by Kim Alexander, M.S.
You ever have so much on your plate that you become stagnant in attempting to accomplish any of it? We’re now moving into mid-October and it’s becoming apparent that there are some responsibilities regarding my dissertation proposal, tracking my clinical hours, and simply responding to emails that are falling to the waist side. This coming from the same person a few weeks ago declaring that they are soooo organized and always meets deadlines.
How can these two perspectives on task completion exist? Well this is what I’m currently trying to reconcile. My hope is that by the end of this post, there is some sort of a better understanding.
The most recent situation in which there was this interplay between remaining indifferent and stagnant about work completion and desiring to be organized and academically prompt was when I sat to work on responding to emails a few days ago. As I sat at the computer and stared at my inbox and planner, I experienced a unique tension come over me. It wasn’t typical anxiety though there was that fear of not completing my to do list and what that would mean. But instead, it was more like a sense of feeling overwhelmed. A lot of the thoughts running through my head revolved around a concern that I had too much on my plate and that it’s unbearable. I can’t stand to have all of these individuals to reply to. I hate that I can’t be given the time to carefully and thoroughly attend and respond to each email. As a result of this “I can’t stand it-itis”, I procrastinated because of course self-sabotaging and self-fulfilling prophesies are the go to solution to guaranteeing your worst fears becomes a reality.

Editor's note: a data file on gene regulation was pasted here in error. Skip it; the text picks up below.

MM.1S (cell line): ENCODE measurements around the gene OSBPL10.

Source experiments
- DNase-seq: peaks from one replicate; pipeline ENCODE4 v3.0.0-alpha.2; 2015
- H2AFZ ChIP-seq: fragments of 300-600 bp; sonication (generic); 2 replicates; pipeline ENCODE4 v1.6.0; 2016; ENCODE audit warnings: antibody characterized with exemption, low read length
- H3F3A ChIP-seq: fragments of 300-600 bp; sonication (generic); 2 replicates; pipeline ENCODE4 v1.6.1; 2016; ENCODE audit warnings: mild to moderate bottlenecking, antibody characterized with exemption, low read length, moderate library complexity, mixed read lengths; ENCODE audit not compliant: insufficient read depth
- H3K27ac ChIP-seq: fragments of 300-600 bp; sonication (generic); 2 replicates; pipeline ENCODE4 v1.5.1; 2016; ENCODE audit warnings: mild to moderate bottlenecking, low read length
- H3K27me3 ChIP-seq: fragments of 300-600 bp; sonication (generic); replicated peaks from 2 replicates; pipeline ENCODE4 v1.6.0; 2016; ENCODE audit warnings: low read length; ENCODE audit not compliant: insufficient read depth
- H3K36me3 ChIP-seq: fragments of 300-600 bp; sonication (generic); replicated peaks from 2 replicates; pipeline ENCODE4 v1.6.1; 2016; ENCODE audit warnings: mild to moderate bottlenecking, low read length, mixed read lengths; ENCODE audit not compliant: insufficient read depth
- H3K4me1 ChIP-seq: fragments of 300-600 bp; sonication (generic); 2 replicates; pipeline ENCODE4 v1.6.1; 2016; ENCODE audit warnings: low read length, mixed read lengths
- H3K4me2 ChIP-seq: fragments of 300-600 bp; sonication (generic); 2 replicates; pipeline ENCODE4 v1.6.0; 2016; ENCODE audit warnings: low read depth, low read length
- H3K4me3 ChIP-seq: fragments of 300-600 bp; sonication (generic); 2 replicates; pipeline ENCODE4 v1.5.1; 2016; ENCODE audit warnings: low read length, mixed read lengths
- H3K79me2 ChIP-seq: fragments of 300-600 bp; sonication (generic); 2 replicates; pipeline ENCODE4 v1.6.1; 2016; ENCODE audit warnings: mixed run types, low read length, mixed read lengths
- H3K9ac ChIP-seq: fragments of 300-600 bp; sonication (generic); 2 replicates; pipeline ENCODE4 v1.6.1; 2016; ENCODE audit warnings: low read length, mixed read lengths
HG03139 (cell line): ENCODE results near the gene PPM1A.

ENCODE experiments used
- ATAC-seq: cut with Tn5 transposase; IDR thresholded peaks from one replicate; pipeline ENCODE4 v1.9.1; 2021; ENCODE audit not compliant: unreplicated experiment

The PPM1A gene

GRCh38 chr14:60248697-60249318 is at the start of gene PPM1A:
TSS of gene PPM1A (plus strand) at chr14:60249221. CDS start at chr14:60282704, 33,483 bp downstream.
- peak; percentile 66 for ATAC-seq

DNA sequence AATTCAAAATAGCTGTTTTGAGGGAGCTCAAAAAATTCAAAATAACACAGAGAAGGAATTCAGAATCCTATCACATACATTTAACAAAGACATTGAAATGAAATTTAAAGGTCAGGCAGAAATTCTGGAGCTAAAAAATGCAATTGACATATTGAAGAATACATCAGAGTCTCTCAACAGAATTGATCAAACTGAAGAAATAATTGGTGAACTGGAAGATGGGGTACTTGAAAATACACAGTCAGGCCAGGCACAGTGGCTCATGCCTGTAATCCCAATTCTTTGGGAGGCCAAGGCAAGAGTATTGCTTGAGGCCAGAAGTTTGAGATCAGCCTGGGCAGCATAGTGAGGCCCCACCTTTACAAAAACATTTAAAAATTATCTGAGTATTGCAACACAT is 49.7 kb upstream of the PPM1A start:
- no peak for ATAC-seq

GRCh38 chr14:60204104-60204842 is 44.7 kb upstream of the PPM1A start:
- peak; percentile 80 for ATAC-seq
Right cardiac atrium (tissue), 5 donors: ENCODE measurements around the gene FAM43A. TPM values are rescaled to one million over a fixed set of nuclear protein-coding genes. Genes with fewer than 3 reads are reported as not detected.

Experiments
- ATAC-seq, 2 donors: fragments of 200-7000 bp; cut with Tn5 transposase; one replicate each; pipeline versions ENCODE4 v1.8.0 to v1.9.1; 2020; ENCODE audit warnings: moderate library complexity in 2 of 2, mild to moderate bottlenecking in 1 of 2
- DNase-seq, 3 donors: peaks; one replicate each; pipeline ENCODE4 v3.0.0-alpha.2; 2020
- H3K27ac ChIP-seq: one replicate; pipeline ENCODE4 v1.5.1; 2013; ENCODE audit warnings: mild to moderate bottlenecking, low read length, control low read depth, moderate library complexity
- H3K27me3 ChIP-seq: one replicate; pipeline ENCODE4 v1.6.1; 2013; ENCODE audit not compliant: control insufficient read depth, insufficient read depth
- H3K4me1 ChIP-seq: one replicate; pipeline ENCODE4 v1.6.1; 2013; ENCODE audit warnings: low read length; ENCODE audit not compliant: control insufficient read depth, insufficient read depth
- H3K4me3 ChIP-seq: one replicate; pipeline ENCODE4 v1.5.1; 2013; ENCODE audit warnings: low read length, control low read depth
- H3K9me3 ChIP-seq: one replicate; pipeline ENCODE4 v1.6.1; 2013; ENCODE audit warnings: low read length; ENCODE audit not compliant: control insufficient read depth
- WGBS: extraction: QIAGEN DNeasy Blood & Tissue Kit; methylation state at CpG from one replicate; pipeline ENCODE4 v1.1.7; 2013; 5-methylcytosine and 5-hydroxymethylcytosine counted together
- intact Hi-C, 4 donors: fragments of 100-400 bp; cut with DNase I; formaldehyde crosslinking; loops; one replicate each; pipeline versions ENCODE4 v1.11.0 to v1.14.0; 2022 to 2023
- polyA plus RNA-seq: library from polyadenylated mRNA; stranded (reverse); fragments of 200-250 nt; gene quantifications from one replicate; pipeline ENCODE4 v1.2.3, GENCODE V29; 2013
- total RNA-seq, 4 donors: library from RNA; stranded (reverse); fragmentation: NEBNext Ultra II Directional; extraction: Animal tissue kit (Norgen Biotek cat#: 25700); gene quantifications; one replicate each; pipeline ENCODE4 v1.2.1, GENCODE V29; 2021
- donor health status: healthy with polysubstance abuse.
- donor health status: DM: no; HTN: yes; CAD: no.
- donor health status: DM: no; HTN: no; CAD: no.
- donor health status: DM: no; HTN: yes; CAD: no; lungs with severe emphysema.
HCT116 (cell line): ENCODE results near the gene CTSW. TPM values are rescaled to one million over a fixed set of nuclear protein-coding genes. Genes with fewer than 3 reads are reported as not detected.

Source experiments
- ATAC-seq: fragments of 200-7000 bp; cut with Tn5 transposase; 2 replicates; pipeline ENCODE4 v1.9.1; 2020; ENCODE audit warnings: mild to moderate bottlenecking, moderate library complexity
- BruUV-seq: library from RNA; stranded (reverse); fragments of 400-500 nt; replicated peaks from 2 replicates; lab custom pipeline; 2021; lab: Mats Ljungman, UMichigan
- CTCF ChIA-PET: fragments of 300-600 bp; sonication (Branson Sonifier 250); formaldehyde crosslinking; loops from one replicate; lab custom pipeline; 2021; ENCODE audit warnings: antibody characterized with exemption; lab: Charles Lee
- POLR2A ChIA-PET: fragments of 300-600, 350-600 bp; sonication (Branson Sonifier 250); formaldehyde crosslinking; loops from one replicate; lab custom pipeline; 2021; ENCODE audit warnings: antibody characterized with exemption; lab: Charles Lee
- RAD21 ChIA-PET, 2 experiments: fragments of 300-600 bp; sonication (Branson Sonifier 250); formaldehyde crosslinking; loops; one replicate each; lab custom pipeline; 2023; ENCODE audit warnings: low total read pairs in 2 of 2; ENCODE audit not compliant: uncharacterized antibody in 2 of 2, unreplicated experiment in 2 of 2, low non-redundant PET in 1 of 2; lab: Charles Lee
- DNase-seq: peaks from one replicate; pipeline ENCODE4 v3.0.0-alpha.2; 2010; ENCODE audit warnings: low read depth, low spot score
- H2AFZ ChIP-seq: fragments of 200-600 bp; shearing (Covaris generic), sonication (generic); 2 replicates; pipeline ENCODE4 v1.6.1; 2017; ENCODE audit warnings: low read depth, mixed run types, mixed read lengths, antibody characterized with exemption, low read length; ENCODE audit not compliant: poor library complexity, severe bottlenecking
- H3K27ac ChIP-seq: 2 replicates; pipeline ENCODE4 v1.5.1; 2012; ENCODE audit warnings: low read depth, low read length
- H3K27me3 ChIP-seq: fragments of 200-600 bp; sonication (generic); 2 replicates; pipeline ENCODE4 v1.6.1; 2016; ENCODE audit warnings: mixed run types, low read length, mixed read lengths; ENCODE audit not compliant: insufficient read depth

I think I almost surprised myself typing that. Actually… suddenly things are definitely in a different perspective now. You see it’s ridiculous to think that I can’t stand being in the position that I am in academically. This is the field and career I most enjoy and chose to commit to. Therefore, while it is reasonable to prefer less items on my to do list or less emails to respond to, this is a natural part of my work… the work that is a part of the field and career I so enjoy. I think Ellis might say that I really just need to suck it up and ask myself if this is the tax that I must pay to be in the field that I love? And am I willing to pay it? The answer is exuberantly “Yes!” As for the belief that I must be organized and academically prompt, well my hypothesis is that as I keep maintaining this rigid standard for myself, I will continue to feel overwhelmed as my responsibilities fluctuate in intensity, which will likely be the cause of me becoming stagnant. Therefore, it would better serve me to think that, “While I prefer to be organized and academically prompt, there is no rule that I must, thus, when I am not, it does not mean that I will not be able stand the discomfort of having to get back on track.